20
Jan
14

Europe Trip – Portugal – The Algarve and its beaches

ALGARVE PICASA PHOTO ALBUM (129 photos)

Algarve, the southernmost province of Portugal, is by far the touristiest part of the country especially in the winter months. Renowned for its beautiful beaches, it is the destination for most retired northern European couples who head south with their camper to escape the cold winters.

Heading from the western most point towards east, the first beach town we visited was Sagres with its windswept Praia do Martinhal. The beach was littered with squid bones and large aloe flowers which were washed ashore.
Further east, the pretty but touristy town of Lagos contained some beautiful coves and grottoes backed by colorful sandstone cliffs especially at Praia de Dona Ana.

Portimão , the second-biggest town in the Algarve, had one of the finest beaches in the province ( Praia da Rocha). We spent a few days exploring the wide stretch of sand backed ochre & red colored cliffs, accessible only via long stairways at low tide only. During high tide the caves and archways were full of water and could only be viewed from the cliff tops.

Feeling a little beached-out, we headed inland to visit the cute cobblestoned town of Silves, with one of the best preserved castles in the Algarve. The remote campsite in the middle of the orange groves and overlooking the river marshlands was definitely worth the stay. Further east we drove through the undulating hills of the Serra do Caldeirão, with the little towns of Alte and Salir as main attractions.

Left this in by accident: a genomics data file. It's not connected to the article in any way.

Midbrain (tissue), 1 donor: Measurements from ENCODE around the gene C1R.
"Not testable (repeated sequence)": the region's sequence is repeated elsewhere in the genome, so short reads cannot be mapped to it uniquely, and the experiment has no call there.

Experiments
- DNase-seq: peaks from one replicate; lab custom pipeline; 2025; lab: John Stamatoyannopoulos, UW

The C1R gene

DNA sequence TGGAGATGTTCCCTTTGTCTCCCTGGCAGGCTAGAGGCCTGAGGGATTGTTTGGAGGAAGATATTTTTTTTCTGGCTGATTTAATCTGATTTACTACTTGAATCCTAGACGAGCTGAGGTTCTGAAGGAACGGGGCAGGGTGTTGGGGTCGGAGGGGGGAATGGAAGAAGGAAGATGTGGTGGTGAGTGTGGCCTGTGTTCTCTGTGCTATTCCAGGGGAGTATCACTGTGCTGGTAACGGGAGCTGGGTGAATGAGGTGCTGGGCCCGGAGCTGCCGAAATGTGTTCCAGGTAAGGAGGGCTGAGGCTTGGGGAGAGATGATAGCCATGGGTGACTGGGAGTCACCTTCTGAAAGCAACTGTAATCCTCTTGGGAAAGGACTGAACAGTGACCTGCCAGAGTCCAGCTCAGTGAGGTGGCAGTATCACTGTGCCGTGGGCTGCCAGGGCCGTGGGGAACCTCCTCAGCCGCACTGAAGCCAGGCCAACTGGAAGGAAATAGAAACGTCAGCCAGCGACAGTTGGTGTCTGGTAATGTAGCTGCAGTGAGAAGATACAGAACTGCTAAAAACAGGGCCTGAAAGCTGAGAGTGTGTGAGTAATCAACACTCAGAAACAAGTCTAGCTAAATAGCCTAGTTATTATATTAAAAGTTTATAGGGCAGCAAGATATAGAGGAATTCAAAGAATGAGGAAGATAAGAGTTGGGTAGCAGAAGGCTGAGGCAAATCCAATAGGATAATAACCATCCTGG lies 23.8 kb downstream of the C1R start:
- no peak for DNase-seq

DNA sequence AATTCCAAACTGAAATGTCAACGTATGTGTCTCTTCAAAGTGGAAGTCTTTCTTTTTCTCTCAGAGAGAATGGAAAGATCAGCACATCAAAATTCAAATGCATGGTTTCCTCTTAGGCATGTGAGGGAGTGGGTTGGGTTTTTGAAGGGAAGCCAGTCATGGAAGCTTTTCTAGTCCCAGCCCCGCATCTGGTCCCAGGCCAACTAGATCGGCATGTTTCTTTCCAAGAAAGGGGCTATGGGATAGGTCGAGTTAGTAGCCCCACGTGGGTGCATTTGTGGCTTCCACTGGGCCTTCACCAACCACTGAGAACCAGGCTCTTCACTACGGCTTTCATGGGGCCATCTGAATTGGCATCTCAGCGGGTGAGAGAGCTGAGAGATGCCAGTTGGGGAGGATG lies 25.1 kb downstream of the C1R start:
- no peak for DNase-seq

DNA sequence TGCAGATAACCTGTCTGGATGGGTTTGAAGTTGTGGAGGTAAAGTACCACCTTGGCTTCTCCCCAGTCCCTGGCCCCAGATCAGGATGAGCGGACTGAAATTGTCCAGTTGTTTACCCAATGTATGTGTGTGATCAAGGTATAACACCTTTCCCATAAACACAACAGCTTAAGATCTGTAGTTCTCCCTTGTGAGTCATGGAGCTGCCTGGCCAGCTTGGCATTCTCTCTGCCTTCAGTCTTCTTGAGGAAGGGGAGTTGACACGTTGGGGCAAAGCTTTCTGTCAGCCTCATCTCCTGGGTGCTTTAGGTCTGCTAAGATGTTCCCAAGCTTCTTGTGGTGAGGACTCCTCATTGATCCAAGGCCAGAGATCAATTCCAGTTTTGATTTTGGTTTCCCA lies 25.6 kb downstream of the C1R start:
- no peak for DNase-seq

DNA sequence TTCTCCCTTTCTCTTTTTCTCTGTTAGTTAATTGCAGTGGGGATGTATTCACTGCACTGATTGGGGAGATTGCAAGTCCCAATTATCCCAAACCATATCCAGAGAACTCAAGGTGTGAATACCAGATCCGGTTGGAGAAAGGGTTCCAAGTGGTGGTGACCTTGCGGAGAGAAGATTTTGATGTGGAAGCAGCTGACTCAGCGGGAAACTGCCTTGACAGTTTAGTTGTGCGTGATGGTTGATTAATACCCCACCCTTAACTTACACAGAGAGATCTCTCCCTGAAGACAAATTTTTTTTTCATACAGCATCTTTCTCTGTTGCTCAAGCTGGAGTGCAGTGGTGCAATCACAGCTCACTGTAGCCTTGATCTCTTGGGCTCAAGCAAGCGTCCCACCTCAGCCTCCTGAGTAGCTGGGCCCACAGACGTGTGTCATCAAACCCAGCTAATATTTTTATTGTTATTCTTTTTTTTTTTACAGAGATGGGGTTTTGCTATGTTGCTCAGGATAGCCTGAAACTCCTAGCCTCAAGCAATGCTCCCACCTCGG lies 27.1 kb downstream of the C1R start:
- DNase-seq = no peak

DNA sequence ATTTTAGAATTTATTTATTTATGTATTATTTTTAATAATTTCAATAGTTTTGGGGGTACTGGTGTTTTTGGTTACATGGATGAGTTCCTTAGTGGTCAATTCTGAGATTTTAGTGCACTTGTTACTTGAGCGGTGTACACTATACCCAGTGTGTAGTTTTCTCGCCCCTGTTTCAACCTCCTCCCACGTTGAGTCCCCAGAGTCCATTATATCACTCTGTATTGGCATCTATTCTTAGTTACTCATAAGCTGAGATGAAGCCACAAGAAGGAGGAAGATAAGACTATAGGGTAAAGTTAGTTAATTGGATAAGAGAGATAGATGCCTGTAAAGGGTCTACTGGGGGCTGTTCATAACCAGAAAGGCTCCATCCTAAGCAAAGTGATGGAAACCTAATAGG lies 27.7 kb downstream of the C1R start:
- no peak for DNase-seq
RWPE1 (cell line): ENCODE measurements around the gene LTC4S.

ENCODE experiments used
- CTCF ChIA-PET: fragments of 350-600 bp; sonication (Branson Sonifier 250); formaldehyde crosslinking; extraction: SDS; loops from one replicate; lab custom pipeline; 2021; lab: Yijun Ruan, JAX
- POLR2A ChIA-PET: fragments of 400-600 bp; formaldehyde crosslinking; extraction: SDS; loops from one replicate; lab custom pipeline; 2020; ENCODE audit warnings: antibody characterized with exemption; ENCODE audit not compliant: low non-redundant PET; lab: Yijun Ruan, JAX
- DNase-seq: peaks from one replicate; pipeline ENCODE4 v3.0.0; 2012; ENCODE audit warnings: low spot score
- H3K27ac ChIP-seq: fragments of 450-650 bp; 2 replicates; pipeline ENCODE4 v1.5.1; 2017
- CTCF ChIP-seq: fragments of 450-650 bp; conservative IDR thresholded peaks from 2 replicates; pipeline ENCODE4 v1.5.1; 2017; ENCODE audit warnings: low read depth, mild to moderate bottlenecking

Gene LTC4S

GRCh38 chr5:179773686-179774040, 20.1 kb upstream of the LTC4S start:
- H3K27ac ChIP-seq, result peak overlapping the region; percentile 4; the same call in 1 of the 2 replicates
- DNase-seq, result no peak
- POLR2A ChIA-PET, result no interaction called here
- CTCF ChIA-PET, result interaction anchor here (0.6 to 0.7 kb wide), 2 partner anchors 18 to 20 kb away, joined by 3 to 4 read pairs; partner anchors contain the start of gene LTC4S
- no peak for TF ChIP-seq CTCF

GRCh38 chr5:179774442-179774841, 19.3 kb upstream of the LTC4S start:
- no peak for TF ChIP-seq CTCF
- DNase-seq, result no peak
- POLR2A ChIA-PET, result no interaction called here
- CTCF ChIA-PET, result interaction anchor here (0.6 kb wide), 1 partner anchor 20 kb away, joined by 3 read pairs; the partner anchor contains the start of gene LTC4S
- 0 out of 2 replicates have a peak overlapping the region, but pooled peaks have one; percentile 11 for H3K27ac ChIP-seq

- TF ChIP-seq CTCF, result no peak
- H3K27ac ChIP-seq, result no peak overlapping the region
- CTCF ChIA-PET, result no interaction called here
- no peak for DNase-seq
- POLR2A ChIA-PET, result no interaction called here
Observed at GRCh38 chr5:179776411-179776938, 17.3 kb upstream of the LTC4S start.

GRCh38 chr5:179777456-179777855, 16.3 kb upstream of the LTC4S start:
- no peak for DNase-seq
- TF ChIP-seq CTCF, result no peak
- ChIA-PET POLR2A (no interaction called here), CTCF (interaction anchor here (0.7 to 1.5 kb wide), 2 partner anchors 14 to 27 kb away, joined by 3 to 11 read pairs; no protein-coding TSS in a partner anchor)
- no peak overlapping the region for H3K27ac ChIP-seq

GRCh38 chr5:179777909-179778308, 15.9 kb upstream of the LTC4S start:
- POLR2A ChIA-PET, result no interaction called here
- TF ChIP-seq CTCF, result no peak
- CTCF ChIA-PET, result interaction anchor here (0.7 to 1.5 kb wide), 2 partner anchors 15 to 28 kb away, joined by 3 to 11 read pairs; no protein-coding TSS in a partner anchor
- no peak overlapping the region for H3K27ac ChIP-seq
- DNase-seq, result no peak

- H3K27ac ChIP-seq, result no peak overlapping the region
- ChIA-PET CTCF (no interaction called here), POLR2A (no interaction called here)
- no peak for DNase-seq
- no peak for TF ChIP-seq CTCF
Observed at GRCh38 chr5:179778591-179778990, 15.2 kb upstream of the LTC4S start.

Heading back to the coast, we passed through the resort town of Quinteira on the way to Ilha de Faro. This little tiny sandy peninsula is in front of the Algarve’s biggest town, Faro, and part of Parque Natural de Ria Formosa. We ended up staying longer than expected on the one-street-wide island and loved everything about it: remote and quiet, sandy streets, beautiful long white-sandy beaches, nature reserves with plenty of dunes and birds. We celebrated Kyle’s second birthday at the campsite with a super-friendly English couple.

Thinking we had seen the best beaches of the region, we were pleasantly surprised to find Praia do Barril, hands down the best beach in Portugal. Located on an island right in front of Pedras d’El Rei village, the beach was only accessible by a causeway across a marshland, then across a pontoon bridge, followed by a ride on a little steam train. As part of Ria Formosa Natural Park, the long white sandy beach was backed by beautiful dunes and had a gentle sloping shore with turquoise waters.  Huge shells were everywhere and with two bucket full, we had to stop Kyra from collecting any more shells.

On the eastern most edge of Algarve were the charming towns of Tavira on Rio Gilão and Castro Marim, the border town with Spain, producing the best salt in Portugal. Castro Marim contained two fortresses, of which one of them was the first headquarters of the Knights Templar.

We then headed straight north following the riverbed of the Guadiana along the Spanish boarder, and visited the spectacularly set medieval town of Mértola, where there was not a single flat street to be seen.  Steep cobble street roads, a fortified old center, white washed buildings built high on an escarpment, the confluence of two rivers below and a Roman bridge were all typical characteristics of medieval Portuguese villages.

After a loop from Beja to Lisbon and back (to have the bumper of the camper replaced as well as some extra repairs), we headed east to the Spanish border. After 73 days in Portugal, it was time to see another country…

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